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Diaspora Ministry Seeks Increased Ties With Those Interested in Israel

August 24, 2015

“If I rise on the wings of the dawn, if I settle on the far side of the sea, even there your hand will guide me, your right hand will hold me fast.”  (Psalm 139:9–10)

Israel’s Ministry of Diaspora Affairs has formed a committee to offer recommendations on reaching out to Gentiles of Jewish descent, as well as Gentiles who have shown an interest in Israel and the Jewish people.

“Over the past few years there has been an increasing awareness of large groups of people who have some type of connection to the Jewish people and Judaism but who are not themselves Jewish or have any rights under the Law of Return,” said Ministry spokesman Jeremy Ruden.  (JPost)

“These groups and their desire for some kind of connection with the Jewish people and/or Israel raises the questions of if and how the government should reach out/work with them,” Ruden said.

The Law of Return states that only Jews can officially make aliyah and a Jew is “a person who was born of a Jewish mother or has become converted to Judaism and who is not a member of another religion.”  (Jewish Virtual Library)

While the Diaspora Affairs Ministry does not manage issues of giur (conversion) or aliyah (immigration to Israel), the Ministry is considering other ways “to maintain open channels and collaborative efforts” between the State of Israel and “groups with ties to the Jewish people.”

This woman from Valencia, along with her husband, both Bnei Anusim, came to Israel as a tourist and went through a nine-month conversion process.  (YouTube capture)

This woman from Valencia, along with her husband, both Bnei Anusim, came to Israel as a tourist and went through a nine-month conversion process.  (YouTube capture)

While their eligibility to immigrate to Israel under the Law of Return is under review, the Ministry likely will consider “emerging” Jewish communities to include the Bnei Menashe (the Lost Tribe of Menashe) group from northeastern India and the Bnei Anusim (the coerced ones), whose Jewish ancestors were forced to convert, such as during the inquisitions.  (Haaretz)

These communities exist the world over and number in the millions, according to Diaspora scholars.  They have been found to have an affinity to Israel or practice elements of Judaism.

Some have passed down remnants of their uniquely Jewish Biblical heritage, such as the until-recently hidden Lemba tribe of Zimbabwe, which treasures a replica of the Ark of the Covenant.  The Lemba people’s Jewishness is not so much a question, however, as they bear Semitic markers in their DNA, identifying them as descendants of Aaron the priest, according to a 2010 BBC News report.

“They do not eat pork, they practise [sic] male circumcision, they ritually slaughter their animals, some of their men wear skull caps and they put the Star of David on their gravestones,” Steve Vickers of BBC News says of the tribe.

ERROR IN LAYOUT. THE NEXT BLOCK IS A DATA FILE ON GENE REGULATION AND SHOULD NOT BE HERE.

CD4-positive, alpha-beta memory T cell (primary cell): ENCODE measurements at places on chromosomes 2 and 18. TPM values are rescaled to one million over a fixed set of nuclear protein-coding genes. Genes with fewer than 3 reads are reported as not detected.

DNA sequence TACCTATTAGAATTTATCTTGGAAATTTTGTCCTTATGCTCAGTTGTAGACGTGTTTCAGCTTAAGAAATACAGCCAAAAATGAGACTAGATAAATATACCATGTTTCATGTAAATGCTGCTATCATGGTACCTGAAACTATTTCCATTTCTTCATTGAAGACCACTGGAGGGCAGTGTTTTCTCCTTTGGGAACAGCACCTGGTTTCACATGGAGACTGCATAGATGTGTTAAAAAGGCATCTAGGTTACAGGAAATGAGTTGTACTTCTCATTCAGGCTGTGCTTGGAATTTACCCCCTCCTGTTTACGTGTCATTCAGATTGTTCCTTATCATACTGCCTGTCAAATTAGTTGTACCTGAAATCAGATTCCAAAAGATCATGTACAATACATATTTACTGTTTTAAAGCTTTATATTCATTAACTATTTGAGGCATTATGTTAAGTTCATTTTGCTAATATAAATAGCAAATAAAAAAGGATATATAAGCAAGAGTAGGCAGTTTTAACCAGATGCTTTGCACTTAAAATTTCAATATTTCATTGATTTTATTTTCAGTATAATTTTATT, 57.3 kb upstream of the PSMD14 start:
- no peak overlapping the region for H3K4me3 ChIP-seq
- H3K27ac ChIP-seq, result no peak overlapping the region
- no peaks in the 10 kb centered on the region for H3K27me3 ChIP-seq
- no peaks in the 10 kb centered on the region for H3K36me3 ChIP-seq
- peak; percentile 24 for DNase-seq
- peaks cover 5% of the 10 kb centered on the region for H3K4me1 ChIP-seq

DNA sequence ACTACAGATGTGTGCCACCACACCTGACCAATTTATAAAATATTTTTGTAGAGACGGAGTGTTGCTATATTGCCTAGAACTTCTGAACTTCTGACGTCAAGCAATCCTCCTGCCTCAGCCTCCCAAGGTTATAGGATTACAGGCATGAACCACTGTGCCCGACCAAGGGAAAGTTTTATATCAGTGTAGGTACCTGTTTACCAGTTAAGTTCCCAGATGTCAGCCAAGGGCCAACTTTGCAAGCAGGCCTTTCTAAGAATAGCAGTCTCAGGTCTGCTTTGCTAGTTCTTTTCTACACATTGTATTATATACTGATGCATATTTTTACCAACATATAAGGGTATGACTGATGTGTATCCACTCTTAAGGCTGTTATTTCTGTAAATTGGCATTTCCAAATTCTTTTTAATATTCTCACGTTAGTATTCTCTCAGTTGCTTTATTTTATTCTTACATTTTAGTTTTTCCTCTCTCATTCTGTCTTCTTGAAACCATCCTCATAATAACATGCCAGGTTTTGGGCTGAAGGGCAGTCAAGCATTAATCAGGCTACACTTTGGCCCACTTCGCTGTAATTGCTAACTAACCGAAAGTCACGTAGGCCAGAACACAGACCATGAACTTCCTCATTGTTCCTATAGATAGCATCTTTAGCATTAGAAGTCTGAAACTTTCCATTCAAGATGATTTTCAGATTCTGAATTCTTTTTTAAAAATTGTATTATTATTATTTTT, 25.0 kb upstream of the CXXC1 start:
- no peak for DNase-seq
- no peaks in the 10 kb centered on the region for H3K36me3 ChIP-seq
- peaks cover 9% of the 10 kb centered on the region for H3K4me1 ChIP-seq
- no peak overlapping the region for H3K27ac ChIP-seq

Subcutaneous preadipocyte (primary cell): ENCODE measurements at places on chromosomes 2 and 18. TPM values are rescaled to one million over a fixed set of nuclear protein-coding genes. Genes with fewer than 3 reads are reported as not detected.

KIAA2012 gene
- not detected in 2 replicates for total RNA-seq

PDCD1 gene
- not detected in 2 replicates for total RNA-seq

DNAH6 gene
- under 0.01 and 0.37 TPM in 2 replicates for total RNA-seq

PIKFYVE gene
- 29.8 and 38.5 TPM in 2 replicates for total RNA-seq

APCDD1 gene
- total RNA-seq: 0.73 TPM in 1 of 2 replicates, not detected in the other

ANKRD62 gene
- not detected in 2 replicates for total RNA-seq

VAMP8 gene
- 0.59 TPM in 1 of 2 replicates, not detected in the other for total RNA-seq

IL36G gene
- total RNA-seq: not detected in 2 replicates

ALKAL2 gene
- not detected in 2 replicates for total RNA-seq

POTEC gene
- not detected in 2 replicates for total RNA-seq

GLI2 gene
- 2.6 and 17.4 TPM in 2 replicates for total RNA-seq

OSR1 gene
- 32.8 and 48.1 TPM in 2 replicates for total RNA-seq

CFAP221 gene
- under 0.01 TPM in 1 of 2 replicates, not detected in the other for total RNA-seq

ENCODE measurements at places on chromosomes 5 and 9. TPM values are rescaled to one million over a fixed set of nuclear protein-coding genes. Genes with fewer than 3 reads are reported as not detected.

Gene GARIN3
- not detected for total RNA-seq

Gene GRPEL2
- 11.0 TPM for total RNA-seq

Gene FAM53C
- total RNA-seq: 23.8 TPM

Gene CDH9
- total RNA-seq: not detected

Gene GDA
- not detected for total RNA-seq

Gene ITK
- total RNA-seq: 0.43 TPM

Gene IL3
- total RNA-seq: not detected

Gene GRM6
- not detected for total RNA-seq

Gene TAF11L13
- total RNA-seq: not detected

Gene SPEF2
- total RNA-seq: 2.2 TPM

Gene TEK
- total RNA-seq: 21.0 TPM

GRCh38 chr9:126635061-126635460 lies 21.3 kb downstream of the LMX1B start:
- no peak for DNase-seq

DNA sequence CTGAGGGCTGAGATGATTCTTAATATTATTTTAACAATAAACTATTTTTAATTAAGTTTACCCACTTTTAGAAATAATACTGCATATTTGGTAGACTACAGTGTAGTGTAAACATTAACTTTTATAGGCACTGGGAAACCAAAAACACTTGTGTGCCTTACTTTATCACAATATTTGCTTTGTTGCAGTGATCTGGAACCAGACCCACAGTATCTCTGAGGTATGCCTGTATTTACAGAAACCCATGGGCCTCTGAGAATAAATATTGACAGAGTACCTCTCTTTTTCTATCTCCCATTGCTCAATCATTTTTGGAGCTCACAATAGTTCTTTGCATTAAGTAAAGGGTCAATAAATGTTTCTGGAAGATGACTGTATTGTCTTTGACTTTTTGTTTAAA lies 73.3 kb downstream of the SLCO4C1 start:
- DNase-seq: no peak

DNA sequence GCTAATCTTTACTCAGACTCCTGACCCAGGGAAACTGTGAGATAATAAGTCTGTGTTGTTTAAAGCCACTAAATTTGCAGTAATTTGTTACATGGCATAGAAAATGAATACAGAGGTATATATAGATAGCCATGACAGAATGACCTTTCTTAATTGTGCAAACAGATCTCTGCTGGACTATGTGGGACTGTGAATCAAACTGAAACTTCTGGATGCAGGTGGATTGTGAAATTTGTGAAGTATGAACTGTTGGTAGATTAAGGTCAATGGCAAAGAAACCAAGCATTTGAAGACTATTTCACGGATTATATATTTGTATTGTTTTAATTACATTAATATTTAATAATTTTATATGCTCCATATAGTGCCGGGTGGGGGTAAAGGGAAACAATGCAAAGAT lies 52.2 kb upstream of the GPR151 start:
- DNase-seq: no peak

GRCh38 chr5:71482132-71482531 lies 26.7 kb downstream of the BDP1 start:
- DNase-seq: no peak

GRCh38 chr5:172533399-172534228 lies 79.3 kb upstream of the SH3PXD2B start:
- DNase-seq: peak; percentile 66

A Bnei Manashe couple immigrates to Israel with their child.  (YouTube capture)

A Bnei Manashe couple immigrates to Israel with their child.  (YouTube capture)

Meanwhile, despite having questionable status for the Law of Return, the Bnei Menashe people have been backed by Israeli organization Shavei Israel, which sought consent from the Israeli government to bring almost 1,000 members of the community to Israel in the last two years and lead them through the conversion process so they can make official aliyah.  The immigrants joined another 1,500 already in Israel.  (Haaretz)

Members of the Diaspora Affairs committee include the new Israeli ambassador to Italy, Fiamma Nirenstein; the founding president of academic institution Beit Morasha, Benjamin Ish-Shalom; former cabinet secretary to the prime minister Zvi Hauser; and former Israeli member of the Knesset Einat Wilf.

Helping those of Jewish descent is not the only goal of the committee; it also seeks to learn more about those who do not wish to convert, but are keenly interested in Israel.

“We are talking about millions of people, the vast majority of which have on the one hand no visible intention of becoming Jews.  On the other hand [they have] a lot of interest in knowing more about Zionism, Judaism and Israel and even supporting Israel,” committee chairman and political scientist Ofir Haivry said.

“First of all, the most basic thing is mapping them, who they are, and categorizing them into groups and getting the numbers and having this first level of knowledge, which is not there,” he said.

“Secondly, we will try to by talking to experts, as well as those representatives of those groups that approach us, to try and understand what interests they have, what they want and how much these things have an affinity with the needs and aspirations and interests of Israel.”  (JPost)

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